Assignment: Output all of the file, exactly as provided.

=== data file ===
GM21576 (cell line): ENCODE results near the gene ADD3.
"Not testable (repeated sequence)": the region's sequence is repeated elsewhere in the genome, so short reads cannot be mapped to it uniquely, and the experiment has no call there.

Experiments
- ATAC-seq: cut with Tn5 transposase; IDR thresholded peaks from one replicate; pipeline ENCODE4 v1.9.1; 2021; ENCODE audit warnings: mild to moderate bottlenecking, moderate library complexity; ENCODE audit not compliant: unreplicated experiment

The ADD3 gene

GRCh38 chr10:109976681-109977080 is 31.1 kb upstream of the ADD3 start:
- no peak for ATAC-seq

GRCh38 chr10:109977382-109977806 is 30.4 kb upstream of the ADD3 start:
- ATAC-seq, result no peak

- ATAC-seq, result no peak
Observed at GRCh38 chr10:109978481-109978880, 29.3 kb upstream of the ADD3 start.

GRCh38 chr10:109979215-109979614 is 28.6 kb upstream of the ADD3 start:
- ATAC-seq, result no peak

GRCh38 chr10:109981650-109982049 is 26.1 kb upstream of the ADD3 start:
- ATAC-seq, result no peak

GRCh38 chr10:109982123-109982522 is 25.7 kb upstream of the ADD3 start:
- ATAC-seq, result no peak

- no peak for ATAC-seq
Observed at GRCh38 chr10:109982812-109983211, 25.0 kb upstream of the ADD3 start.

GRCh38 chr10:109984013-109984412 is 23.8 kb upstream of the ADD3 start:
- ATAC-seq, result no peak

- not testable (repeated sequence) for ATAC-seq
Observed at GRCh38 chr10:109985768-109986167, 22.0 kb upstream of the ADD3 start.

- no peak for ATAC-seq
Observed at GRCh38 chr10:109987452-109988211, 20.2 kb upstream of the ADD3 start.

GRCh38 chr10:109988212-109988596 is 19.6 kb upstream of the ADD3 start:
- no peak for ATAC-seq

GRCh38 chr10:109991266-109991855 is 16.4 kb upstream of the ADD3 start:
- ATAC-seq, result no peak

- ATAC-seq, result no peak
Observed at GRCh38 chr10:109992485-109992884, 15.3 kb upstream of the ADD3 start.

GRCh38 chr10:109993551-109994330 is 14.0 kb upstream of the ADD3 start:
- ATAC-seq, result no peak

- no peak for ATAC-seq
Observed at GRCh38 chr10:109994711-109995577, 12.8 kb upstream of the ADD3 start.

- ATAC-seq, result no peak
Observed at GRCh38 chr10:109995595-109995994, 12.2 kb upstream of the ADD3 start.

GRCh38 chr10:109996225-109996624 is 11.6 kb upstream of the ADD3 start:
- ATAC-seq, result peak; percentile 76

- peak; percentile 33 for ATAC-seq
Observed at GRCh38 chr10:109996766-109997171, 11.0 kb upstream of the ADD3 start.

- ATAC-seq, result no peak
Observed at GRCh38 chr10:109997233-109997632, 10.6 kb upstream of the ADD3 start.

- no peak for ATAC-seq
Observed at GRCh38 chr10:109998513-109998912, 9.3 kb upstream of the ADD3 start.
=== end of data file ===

GM21576 (cell line): ENCODE results near the gene ADD3.
"Not testable (repeated sequence)": the region's sequence is repeated elsewhere in the genome, so short reads cannot be mapped to it uniquely, and the experiment has no call there.

Experiments
- ATAC-seq: cut with Tn5 transposase; IDR thresholded peaks from one replicate; pipeline ENCODE4 v1.9.1; 2021; ENCODE audit warnings: mild to moderate bottlenecking, moderate library complexity; ENCODE audit not compliant: unreplicated experiment

The ADD3 gene

GRCh38 chr10:109976681-109977080 is 31.1 kb upstream of the ADD3 start:
- no peak for ATAC-seq

GRCh38 chr10:109977382-109977806 is 30.4 kb upstream of the ADD3 start:
- ATAC-seq, result no peak

- ATAC-seq, result no peak
Observed at GRCh38 chr10:109978481-109978880, 29.3 kb upstream of the ADD3 start.

GRCh38 chr10:109979215-109979614 is 28.6 kb upstream of the ADD3 start:
- ATAC-seq, result no peak

GRCh38 chr10:109981650-109982049 is 26.1 kb upstream of the ADD3 start:
- ATAC-seq, result no peak

GRCh38 chr10:109982123-109982522 is 25.7 kb upstream of the ADD3 start:
- ATAC-seq, result no peak

- no peak for ATAC-seq
Observed at GRCh38 chr10:109982812-109983211, 25.0 kb upstream of the ADD3 start.

GRCh38 chr10:109984013-109984412 is 23.8 kb upstream of the ADD3 start:
- ATAC-seq, result no peak

- not testable (repeated sequence) for ATAC-seq
Observed at GRCh38 chr10:109985768-109986167, 22.0 kb upstream of the ADD3 start.

- no peak for ATAC-seq
Observed at GRCh38 chr10:109987452-109988211, 20.2 kb upstream of the ADD3 start.

GRCh38 chr10:109988212-109988596 is 19.6 kb upstream of the ADD3 start:
- no peak for ATAC-seq

GRCh38 chr10:109991266-109991855 is 16.4 kb upstream of the ADD3 start:
- ATAC-seq, result no peak

- ATAC-seq, result no peak
Observed at GRCh38 chr10:109992485-109992884, 15.3 kb upstream of the ADD3 start.

GRCh38 chr10:109993551-109994330 is 14.0 kb upstream of the ADD3 start:
- ATAC-seq, result no peak

- no peak for ATAC-seq
Observed at GRCh38 chr10:109994711-109995577, 12.8 kb upstream of the ADD3 start.

- ATAC-seq, result no peak
Observed at GRCh38 chr10:109995595-109995994, 12.2 kb upstream of the ADD3 start.

GRCh38 chr10:109996225-109996624 is 11.6 kb upstream of the ADD3 start:
- ATAC-seq, result peak; percentile 76

- peak; percentile 33 for ATAC-seq
Observed at GRCh38 chr10:109996766-109997171, 11.0 kb upstream of the ADD3 start.

- ATAC-seq, result no peak
Observed at GRCh38 chr10:109997233-109997632, 10.6 kb upstream of the ADD3 start.

- no peak for ATAC-seq
Observed at GRCh38 chr10:109998513-109998912, 9.3 kb upstream of the ADD3 start.